The Transforming Practice of Gratitude

paths as yet untroddenOne of my favorite prayers is this one from the Vespers service (ELW p.317).

“O God, you have called your servants to ventures of which we cannot see the ending, by paths as yet untrodden, through perils unknown.  Give us faith to go out with good courage, not knowing where we go, but only that your hand is leading us and your love supporting us; through Jesus Christ our Lord. Amen.”

In these days of seemingly unrelenting sadness, suspicion and fear I need reassurance of God’s ever-present guidance and grace. It is difficult to see how God is at work when it seems that the forces of hatred and violence hold the world in their grip. I feel like the psalmist who says, “Do something, Lord God, and use your powerful arm to help those in need” (10:12 CEV). Giving voice to my sadness and anger is cathartic. The fact that I cry out to God assumes I believe God is interested in the life of the world. Lament is a good thing. Yes, it is and yet…

I also remember the transforming practice of expressing gratitude. Here’s how it usually goes for me. I begin by giving thanks for the ordinary things, the daily graces I often fail to notice. As I pay attention, my cup of gratitude begins to fill up and soon overflows with praise to God. When I give thanks it is easier to see the simple ways that God works through other people. It is then that a way begins to show itself. It is then a path appears in the shadows. I cannot see the ending, but I can see a beginning. And that is all I need to take the first step.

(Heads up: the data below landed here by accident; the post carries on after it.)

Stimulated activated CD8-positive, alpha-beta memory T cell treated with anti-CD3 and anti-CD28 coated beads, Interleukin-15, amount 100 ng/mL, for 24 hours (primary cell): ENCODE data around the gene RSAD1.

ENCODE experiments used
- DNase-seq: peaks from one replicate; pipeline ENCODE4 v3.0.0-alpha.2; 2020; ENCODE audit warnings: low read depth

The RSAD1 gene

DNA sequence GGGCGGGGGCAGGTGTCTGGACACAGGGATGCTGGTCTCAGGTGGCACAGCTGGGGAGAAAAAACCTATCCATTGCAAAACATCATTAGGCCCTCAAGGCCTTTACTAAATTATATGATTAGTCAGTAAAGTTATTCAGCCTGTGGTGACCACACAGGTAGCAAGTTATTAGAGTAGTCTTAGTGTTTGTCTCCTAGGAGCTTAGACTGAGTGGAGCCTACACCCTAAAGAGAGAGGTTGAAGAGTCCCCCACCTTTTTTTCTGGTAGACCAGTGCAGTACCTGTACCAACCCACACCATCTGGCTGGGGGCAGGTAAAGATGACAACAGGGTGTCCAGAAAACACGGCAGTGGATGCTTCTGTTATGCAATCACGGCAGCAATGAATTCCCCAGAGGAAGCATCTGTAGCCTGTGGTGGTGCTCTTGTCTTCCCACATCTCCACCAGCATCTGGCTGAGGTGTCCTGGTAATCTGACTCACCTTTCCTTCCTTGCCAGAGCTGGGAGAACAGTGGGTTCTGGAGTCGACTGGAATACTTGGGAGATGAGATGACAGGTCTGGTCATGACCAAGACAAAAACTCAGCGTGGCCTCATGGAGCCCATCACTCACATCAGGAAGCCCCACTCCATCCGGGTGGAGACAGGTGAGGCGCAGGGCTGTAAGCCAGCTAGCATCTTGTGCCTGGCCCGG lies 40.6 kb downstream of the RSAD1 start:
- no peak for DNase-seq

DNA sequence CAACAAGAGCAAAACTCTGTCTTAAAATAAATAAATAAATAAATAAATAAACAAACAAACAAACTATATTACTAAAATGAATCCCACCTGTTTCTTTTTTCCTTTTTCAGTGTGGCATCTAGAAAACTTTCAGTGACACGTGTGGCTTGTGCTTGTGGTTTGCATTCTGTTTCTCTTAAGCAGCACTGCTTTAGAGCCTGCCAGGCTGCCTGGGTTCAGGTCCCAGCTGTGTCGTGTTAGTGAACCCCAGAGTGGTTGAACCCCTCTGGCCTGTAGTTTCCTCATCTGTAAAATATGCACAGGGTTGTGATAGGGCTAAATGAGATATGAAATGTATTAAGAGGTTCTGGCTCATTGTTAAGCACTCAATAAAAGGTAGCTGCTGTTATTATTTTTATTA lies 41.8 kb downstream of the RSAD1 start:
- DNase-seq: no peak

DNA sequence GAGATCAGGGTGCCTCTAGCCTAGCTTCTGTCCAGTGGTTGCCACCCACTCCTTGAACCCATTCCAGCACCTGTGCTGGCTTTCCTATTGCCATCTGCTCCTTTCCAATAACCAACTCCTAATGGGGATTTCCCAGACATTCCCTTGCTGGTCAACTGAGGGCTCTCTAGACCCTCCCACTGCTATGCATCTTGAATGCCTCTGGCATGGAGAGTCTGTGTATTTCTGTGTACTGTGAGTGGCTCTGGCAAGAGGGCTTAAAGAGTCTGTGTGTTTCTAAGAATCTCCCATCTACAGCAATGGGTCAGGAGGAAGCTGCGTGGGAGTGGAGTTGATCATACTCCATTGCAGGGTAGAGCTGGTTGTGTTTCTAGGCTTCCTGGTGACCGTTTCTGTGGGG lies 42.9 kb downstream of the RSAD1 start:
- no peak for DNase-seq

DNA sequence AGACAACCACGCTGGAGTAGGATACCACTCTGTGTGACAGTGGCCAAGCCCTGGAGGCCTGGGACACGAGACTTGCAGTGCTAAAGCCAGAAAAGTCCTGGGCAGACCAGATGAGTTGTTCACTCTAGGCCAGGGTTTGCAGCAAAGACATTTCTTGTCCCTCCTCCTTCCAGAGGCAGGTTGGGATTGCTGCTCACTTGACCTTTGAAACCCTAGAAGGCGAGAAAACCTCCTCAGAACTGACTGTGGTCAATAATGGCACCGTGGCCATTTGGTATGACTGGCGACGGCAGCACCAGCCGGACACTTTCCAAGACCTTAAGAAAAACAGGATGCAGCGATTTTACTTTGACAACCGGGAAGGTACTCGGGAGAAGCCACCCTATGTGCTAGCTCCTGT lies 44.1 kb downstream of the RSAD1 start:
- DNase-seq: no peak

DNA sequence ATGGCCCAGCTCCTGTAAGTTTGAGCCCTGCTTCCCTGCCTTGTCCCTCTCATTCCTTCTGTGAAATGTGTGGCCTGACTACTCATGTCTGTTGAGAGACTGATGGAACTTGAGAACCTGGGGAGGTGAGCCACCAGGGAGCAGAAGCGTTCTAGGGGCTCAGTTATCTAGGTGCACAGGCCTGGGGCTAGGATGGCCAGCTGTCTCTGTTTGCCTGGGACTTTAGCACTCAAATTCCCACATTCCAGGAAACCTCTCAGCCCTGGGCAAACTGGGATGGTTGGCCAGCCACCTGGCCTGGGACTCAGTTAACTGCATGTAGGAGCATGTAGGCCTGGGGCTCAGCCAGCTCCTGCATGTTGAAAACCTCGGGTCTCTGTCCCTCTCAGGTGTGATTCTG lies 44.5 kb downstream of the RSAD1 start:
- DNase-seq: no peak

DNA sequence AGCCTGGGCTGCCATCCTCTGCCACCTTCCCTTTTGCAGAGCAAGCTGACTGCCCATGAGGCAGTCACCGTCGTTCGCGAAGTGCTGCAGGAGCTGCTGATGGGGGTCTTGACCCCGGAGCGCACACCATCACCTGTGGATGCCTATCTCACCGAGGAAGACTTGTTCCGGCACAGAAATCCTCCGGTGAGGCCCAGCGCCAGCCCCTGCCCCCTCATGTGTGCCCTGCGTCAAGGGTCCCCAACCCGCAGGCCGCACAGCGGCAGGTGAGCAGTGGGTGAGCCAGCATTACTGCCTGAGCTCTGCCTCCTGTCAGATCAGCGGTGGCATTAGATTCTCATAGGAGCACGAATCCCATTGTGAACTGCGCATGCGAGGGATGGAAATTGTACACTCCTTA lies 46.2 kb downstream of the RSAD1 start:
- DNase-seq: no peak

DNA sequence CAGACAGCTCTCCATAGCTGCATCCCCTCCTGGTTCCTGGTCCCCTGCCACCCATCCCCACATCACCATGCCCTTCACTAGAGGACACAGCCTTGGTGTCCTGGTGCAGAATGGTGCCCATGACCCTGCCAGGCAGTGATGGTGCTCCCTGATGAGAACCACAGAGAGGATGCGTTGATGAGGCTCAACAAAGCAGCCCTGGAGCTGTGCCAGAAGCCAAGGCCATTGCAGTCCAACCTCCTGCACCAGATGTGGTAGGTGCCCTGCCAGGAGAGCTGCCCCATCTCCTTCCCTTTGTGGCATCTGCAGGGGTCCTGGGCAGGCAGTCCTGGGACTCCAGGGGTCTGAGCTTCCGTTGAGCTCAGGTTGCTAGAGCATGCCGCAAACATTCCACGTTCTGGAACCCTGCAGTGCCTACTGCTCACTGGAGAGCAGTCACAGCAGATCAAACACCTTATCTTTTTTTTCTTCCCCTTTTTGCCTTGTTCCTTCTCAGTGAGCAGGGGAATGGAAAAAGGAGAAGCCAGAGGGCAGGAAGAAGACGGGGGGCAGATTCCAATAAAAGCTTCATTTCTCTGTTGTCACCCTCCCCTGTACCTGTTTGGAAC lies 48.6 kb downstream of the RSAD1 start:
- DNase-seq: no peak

A blessed Thanksgiving!

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Rachel Larson is pastor of Trinity Lutheran Church in Laramie, WY.  She regularly seeks out pathways, pilgrimages and peaceful gardens as places of prayer.